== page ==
I went to my local ER for very bad ongoing headache. Upon being discharged I was given discharge papers and my script. Contained in my discharge papers was the medication I was to start taking which was tylenol with codiene. After leaving the hospital I headed to my local pharmacy. I gave them my script and in about 30 minutes the pharmacist called the cops.
Long story short the discharging nurse gave me a copy of my script instead of the original. And it was one of those computer generated with bar codes. The pharmacist told the cop that the “DEA” number didn’t match the physician signature and that it was a copy. The cop put in the police report that the ER verified I was at the ER all day, but never tried to speak with the prescribing doctor.
I pleaded with them to call and they told me nobody was there and that they had gone home. Mind you the pharmacist never said one word to me and I have standing meds at this pharmacy.
The problem is I was arrested, spent 2 nights in jail and am now being charged with obtaining dangerous drugs by forgery or fraud. Upon being bailed out of jail I went the ER the next day to inform them of the mistake. They immediately whisked me over to risk management who started investigating. I also hired a lawyer.
The hospital is putting documents together to clear charges, but nothing has happened as of yet. Also, the cop searched my vehicle and saw the discharge papers with my information and the directive to start taking tylenol with codiene.
This means I had proof I was supposed to have the meds with codiene. And if the script was a copy of the original then the cop lied about the DEA number. He stated I never presented discharge papers and signature matching to obtain a warrant.
My question to you is, do you think I can sue all 3, the cops, pharmacist and hospital? I was falsely imprisoned and now it’s costing me a lot of money to hire a lawyer to defend myself. (My lawyer is just handling the criminal part right now.) I’d just like your opinion on what my options are. Thank you.
Disclaimer: Our response is not formal legal advice and does not create an attorney-client relationship. It is generic legal information based on the very limited information provided. Do not rely upon the information in our response, or anywhere else on this site, when deciding the proper course of a legal matter. Always get a personalized case review from a local attorney.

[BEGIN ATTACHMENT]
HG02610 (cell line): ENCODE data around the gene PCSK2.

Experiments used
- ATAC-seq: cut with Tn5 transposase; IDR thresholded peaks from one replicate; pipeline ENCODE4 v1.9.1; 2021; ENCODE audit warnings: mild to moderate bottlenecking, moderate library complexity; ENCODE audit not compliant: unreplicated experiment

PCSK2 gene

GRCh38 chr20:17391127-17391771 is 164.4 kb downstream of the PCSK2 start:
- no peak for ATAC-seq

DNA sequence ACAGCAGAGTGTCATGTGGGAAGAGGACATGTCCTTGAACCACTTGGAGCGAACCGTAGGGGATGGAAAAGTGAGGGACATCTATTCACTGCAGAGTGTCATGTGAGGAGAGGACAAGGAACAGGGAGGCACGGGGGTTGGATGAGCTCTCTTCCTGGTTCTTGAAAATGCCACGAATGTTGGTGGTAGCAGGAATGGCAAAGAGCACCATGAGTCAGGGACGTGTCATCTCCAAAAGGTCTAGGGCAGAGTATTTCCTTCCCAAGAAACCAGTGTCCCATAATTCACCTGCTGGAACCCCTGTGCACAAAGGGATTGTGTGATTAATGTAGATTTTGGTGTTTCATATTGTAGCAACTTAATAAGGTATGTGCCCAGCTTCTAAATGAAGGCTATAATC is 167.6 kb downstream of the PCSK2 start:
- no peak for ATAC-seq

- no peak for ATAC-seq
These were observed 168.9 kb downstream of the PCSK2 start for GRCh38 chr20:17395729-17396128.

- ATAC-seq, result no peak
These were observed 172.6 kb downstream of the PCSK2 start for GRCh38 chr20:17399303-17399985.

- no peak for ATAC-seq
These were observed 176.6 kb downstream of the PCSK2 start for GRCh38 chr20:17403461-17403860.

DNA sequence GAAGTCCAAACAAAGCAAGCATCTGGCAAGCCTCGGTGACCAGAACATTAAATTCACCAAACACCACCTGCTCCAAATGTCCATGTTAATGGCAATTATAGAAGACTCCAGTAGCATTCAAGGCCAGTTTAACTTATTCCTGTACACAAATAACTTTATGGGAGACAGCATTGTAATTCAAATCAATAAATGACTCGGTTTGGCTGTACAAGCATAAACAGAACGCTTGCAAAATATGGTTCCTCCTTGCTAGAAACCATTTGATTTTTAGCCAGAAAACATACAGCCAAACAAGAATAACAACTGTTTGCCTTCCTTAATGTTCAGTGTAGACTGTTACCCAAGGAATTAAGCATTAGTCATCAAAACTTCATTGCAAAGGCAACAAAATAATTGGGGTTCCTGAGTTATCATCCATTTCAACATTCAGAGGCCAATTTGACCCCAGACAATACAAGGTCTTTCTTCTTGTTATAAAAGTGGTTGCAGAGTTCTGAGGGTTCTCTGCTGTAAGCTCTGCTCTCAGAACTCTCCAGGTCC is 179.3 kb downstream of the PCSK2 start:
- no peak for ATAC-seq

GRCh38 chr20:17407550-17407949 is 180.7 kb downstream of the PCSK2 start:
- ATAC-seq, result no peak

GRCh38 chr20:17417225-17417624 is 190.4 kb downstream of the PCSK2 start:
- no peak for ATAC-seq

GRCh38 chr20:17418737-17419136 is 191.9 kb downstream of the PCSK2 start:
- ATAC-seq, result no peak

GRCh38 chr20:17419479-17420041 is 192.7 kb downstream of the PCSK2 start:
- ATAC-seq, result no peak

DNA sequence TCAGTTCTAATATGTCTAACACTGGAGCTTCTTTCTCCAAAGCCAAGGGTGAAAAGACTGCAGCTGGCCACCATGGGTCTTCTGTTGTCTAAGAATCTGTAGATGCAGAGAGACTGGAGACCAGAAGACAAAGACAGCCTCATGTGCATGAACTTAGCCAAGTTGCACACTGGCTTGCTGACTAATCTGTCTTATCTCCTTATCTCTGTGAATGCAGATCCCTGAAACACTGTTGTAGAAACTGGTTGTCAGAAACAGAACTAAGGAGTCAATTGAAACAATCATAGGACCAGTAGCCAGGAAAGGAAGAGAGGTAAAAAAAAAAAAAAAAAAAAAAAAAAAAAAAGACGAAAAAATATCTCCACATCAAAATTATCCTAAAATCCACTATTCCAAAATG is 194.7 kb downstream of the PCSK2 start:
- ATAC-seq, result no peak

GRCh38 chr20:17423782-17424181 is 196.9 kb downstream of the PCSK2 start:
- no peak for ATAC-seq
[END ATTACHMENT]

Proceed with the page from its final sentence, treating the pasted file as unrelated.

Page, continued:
If you already have an attorney she has probably already answered the criminal law questions for you. Our policy is not to interfere in the attorney-client relationship. Doing so would be legally inappropriate.
We can though discuss the civil matters…
Separate from the criminal case you may have a civil case against the pharmacy and the hospital. You don’t have a case against the police.
The police are protected by a legal theory called “Sovereign Immunity”. Sovereign immunity means a person cannot successfully prevail in a lawsuit against a governmental law enforcement agency unless the law enforcment agent’s actions were malicious or criminally negligent.
Sovereign immunity exists to protect the police and the public. Let’s look at an example…
Let’s say you or a loved one were being assaulted by a third party.
The police were called and they responded. When they arrived they saw the person who was apparently committing an assault pull out a gun and point it.
At that time though the police officer wasn’t sure whether the person with the gun was really going to use the gun, or if he was just saying he was going to use it to scare or threaten.
The officer saw the man raise the gun to shoot you or a loved one and then instead of firing at the assailant to stop him from killing you, the police officer hesitated because he worried that if he shot the assailant, the assailant or his family might sue him. As soon as the police officer hesitated the assailant fired the gun seriously wounding or killing you or a loved one.
That’s the reason sovereign immunity exists. It exists because it protects the police officer from worrying about being sued in situations where he is supposed to be doing his duty. The same theory of sovereign immunity applies in your case.
That leaves you with the hospital and the pharmacy. You may have a better chance of prevailing in a civil suit against the pharmacy because it appears from your facts the pharmacist acted negligently.
You may have less of a chance against the hospital or nurse. Although the nurse may have given you a copy instead of the original, there isn’t any evidence her doing so would have resulted in an arrest.
In that case the burden falls to the pharmacist.
The above is general information. Laws change frequently, and across jurisdictions. You should get a personalized case evaluation from a licensed attorney. Find a local attorney to give you a free case review here , or call (888) 647-2490.
Best of luck,
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